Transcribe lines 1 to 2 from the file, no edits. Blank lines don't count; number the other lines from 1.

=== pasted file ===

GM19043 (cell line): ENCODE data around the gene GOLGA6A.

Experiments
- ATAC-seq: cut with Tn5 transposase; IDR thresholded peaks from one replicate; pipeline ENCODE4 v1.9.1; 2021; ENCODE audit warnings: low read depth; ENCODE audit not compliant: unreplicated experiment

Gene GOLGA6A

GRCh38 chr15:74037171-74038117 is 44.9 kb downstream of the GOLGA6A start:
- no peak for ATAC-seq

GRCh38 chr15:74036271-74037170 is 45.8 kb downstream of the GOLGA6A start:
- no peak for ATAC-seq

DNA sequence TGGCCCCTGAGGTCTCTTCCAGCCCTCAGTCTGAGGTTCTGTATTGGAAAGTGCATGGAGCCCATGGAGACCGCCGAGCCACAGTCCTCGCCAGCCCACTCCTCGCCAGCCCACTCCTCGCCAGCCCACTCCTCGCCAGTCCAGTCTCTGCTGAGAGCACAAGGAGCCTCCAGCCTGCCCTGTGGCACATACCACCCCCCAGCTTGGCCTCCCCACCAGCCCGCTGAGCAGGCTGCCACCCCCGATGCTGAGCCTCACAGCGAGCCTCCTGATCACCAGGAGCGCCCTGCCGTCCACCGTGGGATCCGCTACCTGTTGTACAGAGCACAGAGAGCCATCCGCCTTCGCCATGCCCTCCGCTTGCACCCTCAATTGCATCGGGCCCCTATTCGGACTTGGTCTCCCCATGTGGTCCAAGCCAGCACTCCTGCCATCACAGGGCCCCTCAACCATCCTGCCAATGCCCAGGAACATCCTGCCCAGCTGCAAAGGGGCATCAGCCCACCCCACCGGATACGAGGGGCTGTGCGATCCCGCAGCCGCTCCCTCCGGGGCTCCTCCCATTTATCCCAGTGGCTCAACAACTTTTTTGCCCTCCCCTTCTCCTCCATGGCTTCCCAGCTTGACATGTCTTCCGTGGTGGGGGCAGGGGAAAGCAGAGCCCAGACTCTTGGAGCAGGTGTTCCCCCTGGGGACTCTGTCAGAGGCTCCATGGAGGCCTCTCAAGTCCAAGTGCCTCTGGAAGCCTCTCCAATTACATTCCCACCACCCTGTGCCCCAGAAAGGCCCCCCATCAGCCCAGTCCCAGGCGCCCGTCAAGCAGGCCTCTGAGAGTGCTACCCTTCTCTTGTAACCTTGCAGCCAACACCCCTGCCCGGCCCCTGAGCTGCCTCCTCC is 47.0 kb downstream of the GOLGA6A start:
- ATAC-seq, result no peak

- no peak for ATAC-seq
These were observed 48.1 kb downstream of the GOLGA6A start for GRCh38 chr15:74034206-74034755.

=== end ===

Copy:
GM19043 (cell line): ENCODE data around the gene GOLGA6A.

Experiments